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Here is article text so you don't have to give them the click bait this so obviously is:
1. Take the bike lanes back. We get it: Bicycling is an important and viable form of transportation in this car-choked city. We're not against it at all. And, as LA Weekly has reported, hit-and-run accidents, especially involving two-wheeled commuters, are out of control in this town. But taking an entire car lane and giving it to bike riders, as has been done in some parts of town, is useless. It means double the number of cars in one lane and, often, an unused bike lane that neither protects riders from cars nor particularly entices the cyclist. Take a ride down 7th Street, which used to have four lanes and now has two, and you'll see both mad traffic and an empty bike lane next to you. Creating a special bike lane for a mode of transportation that has a right to all lanes is no better than creating a special lane for motorcycles.
The city has built 165 miles of bike lanes since 2010 and plans a total of 1,680 miles. Some of those will replace car lanes. You can still ride a bike, regardless of what the paint on the street says. But that certainly means less room, not more, for L.A.'s motor vehicles. Make sense to you?
gregb responding to a comment by bike punk
04.26.13 - 8:02 pm
I didn't find the article overly ranty ... just ill-informed.
It sounds like what the writer is talking about is "Road Diet" which takes a road with 2 lanes in each direction, and converts it to 1 lane in each direction, and adds 2 bike lanes and a center turn lane.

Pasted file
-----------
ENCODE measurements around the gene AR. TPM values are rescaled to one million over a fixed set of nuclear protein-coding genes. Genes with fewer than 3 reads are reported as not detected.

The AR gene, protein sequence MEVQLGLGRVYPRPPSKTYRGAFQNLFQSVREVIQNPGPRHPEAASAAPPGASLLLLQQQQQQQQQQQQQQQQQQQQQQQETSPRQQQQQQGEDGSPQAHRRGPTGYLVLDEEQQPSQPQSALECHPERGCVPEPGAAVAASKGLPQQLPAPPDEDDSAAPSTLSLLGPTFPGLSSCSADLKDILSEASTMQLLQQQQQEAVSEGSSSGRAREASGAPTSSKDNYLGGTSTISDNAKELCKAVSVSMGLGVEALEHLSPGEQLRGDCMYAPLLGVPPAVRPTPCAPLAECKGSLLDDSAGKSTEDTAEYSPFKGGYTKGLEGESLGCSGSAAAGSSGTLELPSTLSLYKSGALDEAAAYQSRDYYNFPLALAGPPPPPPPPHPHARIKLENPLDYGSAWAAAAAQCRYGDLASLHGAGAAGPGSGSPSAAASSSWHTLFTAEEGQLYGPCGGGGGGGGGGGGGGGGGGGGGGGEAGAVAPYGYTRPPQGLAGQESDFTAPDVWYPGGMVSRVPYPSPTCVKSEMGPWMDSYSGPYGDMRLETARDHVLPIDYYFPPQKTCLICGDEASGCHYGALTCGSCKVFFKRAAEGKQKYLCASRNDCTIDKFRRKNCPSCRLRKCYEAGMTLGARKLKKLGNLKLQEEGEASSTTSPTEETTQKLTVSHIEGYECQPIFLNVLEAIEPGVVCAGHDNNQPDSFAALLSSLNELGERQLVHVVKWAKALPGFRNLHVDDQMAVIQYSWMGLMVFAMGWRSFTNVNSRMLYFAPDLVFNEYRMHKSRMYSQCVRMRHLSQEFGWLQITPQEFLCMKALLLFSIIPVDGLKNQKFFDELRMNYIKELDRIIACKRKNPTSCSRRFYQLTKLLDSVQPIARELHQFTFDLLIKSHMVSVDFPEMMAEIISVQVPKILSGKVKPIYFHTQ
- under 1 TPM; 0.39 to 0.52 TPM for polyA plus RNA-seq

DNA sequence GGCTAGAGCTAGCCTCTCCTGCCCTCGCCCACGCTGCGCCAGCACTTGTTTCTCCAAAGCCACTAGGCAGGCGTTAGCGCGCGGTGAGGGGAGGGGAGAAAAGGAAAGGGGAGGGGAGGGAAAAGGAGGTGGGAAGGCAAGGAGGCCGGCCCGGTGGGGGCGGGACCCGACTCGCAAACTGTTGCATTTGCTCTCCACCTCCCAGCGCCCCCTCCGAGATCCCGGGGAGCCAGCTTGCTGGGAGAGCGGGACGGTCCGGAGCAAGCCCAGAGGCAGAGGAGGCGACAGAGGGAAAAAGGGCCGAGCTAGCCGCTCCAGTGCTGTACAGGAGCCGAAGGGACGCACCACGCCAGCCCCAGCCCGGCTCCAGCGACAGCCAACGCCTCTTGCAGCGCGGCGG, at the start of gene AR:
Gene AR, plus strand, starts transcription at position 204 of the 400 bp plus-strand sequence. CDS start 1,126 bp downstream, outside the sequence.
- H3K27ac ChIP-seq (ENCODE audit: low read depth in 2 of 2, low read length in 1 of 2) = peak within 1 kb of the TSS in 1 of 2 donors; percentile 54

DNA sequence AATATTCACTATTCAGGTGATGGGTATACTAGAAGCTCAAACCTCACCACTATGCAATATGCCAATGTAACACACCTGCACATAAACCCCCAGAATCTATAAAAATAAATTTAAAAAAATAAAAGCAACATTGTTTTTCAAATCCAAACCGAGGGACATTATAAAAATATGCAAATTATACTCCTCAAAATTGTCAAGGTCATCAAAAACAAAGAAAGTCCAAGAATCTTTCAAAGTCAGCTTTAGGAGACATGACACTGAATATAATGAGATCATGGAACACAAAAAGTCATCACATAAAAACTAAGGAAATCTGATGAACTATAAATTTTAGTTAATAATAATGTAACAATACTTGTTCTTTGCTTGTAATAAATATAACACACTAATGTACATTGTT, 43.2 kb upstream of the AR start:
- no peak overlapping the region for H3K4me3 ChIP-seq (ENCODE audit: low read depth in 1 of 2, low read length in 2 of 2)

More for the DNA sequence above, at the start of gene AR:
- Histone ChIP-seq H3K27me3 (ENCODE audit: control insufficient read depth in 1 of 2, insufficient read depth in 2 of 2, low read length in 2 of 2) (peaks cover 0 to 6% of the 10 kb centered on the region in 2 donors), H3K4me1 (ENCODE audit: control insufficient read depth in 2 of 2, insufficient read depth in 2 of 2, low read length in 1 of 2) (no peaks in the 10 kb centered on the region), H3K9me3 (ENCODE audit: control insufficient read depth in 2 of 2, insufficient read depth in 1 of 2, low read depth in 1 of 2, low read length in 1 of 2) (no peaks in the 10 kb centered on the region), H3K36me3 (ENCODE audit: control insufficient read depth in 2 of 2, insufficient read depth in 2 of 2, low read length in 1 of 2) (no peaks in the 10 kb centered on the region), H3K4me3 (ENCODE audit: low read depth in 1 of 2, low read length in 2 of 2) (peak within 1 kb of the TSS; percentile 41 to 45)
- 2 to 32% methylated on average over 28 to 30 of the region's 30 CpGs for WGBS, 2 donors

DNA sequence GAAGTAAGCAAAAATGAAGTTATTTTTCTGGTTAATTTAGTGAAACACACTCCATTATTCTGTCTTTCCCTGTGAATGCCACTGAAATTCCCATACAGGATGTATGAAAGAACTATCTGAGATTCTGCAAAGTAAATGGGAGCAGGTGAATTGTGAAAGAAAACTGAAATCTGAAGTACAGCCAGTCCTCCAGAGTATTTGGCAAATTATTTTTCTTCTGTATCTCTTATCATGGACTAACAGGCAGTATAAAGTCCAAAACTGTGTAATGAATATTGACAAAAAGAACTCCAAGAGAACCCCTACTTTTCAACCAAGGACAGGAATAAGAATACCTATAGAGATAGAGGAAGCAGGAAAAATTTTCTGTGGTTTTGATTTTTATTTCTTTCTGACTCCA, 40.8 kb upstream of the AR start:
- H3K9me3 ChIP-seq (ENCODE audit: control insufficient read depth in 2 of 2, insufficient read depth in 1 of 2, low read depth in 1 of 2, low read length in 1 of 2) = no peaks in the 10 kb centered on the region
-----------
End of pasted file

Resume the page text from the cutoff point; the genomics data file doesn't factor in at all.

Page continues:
"The Road Diet" (which I don't really like as a name because it implies "going without out") is a much safer road plan for everybod on the road: Drivers, Cyclists, and Peds.
- there is room for a bike lane, this reduces the incidents of people having to pass bikes unsafely and of bikes riding in the door zone.
- left turning drivers can turn from the center lane there for avoiding people getting stuck behind them with fast moving traffic passing on the right.
- Busses can get over to the side without blocking a lane of traffic.
- Safer for peds because the road is less obstructed.
One of the problems is that LADOT, and Metro have not communicated clearly to everybody the safety and traffic benefits of the "Road Diet" format.
His articles are always biased with his douchey slant on how nothing should interfere with driving his BMer to the sex club. He's no journalist. He's twisted mine and others words to make the point he wants to make about his lame views.
And yet it's the same LA Weekly that ran the feature article that blew the lid off of the silent epidemic of hit-and-run on peds and cyclists, and the City's utter indifference to same. It's easy to hate the LA Weekly; many of us who grew up here have been hating it for decades now. But their recent, uncharacteristic policy of pretty much running any ol' thing that anybody sends in (I'm exaggerating, but not by much) has actually allowed some decent investigative journalism to make it into print over the last few years--along with, to be sure, miles and miles of useless arsewipe.
At least they don't let Jonathan Gold write music reviews anymore. (Do they?)